Posts Tagged ‘Redwoods’

Looking UpHappy Earth Day week! In honor of wonderful planet Earth we are going to highlight National Park areas this week that examine the glories of conservation, preservation, and sustainability. There’s one man that immediately springs to mind when those topics are mentioned: environmentalist pioneer John Muir. It also just so happens that Monday was even his Muir’s birthday. He would have been 170 years old, a fraction of the lifespan of one of his beloved Giant Sequoia trees

Muir’s home and ranch isn’t the only National Park named in the conservationist’s honor. Across the bay in Marin County stands a grove of redwoods that were saved by a local businessman in 1905 from the rabid saws of loggers and named after John Muir. They are one of the area’s last remaining ancient groves.

It’s hard to imagine anyone would ever want to cut down these magnificent trees or how anyone would dare remove their magical powers and stately magnificence from the world. But profit has always triumphed over beauty; the monetary always means more than the spiritual. It takes a special person to stand up in favor of conservation and battle the unbeatable big businesses. John Muir was one of the first but, as the Muir Woods story shows, successive generations have seen his admirable struggle and continued his dream of preserving beauty and preserving life.

Click Here to Read More about Muir Woods National Monument.

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Not a SwampEvery ten years or so Michael’s family has a reunion. All the descendants of his great grandmother (mother’s side) gather somewhere in the greater Reading, Pennsylvania area. Last weekend was that weekend and a good time was had by all, especially we caught up with the many people we hadn’t seen since – well – we were traveling across the country on a two year trip.

In honor of our family reunion http://www.usa-c2c.com is looking at Park Sites that recognize great families. On Monday we highlighted America’s most accomplished and distinguished family: the Adamses. On Wednesday we began our look at the family Cupressaceae.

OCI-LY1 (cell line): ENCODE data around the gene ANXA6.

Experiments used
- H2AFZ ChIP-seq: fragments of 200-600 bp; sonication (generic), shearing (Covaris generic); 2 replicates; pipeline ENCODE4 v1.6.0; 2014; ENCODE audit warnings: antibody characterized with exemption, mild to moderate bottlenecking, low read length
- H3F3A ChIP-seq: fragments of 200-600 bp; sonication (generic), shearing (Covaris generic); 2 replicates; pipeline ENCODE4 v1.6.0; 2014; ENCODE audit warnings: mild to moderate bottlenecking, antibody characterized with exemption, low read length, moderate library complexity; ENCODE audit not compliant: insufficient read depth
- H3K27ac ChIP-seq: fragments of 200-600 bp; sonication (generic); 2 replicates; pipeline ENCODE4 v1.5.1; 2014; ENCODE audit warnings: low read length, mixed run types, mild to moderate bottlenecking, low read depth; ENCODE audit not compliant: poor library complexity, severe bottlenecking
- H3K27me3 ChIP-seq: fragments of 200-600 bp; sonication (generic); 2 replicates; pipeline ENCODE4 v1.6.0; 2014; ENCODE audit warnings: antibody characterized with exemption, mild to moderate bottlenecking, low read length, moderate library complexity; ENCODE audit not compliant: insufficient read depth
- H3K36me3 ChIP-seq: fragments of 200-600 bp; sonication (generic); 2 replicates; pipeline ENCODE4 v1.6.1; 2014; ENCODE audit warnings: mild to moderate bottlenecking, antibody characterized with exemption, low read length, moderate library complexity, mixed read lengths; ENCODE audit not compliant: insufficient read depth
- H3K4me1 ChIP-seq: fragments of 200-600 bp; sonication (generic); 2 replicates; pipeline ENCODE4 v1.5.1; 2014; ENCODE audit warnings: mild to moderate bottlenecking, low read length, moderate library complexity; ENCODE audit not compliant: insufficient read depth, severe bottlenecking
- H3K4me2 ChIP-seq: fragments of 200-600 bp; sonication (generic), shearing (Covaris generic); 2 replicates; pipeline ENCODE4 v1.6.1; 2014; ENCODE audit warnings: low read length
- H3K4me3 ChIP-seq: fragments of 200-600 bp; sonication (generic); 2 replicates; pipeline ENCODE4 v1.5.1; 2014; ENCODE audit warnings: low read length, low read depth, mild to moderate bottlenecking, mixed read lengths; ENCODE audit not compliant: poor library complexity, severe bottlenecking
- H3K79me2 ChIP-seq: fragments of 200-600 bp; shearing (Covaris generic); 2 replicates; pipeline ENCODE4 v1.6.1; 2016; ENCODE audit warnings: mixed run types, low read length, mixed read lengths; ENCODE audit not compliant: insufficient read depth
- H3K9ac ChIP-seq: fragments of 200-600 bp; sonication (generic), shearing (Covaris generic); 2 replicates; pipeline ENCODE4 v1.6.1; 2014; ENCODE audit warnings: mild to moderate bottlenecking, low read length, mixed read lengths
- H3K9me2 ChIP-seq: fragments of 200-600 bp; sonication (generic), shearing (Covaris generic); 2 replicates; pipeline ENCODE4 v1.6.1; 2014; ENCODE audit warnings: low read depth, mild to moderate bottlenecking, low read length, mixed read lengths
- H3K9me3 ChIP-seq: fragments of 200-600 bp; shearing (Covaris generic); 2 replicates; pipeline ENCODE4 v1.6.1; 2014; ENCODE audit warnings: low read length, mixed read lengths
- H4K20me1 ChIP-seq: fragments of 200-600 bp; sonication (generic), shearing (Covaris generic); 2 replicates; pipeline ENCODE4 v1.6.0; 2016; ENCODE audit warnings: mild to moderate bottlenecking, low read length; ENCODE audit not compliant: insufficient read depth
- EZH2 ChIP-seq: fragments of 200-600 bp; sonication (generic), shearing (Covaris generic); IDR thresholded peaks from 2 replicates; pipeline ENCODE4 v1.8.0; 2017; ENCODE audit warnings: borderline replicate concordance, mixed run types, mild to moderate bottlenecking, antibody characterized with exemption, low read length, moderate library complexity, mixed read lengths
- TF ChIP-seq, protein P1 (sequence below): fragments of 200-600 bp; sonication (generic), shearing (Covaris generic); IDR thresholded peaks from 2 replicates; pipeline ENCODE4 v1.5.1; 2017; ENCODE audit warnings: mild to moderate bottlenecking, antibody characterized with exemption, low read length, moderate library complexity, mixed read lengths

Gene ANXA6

Um, who is in the Cupressaceae family? War of 1812 admirals? French-Canadian voyageurs? Winter Olympics heroes? Poets? None of the above. The Cupressaceae family is also known as the cypress family and includes two distinctly American flora: the towering sequoia and the redwood trees, the tallest living things on earth.

Family reunion attendees learn many things. 1) There’s more than one branch to every family reunion tree; 2) Sometimes attendees come from all over the country; including some you might never have even seen; 3) Often these separate branches know each other very well; 4) Sometimes these other branches share a resemblance to your side and sometimes they don’t; and 5) Every branch deserves its fair share of the spotlight.

As you might have guessed the Sequoia line is only one part of the Cupressaceae family. They have a slightly shorter but much more prolific set of relations: the Cupressus branch or the Cypress branch. Unlike the Sequoia branch who has isolated themselves in California (and who can blame them) the Cypress branch has scattered themselves all over the world. While its dainty members can be seen in decorative parks and house gardens don’t be fooled. The Cypress line is strong and sturdy, and well adapted to both fire and water.

One of it’s famous family members is the knobby kneed bald cypress, seen throughout the American southeast and often draped in elegant Spanish moss. The bald cypress is a park highlight from Florida’s Big Cypress National Preserve to Texas’ Big Thicket National Preserve. But we especially enjoyed the boardwalk system of Congaree National Park which allowed us to get up close and personal with their watery habitat.

Congaree’s other trees don’t reach the heights of redwoods and sequoias but they are some of the tallest specimens east of the Mississippi. So maybe, while at the Cupressaceae reunion, Congaree’s bald cypresses won’t feel as intimidated by their tall California cousins as Florida’s bald cypresses might.

Click Here to Read More about Congaree National Park.

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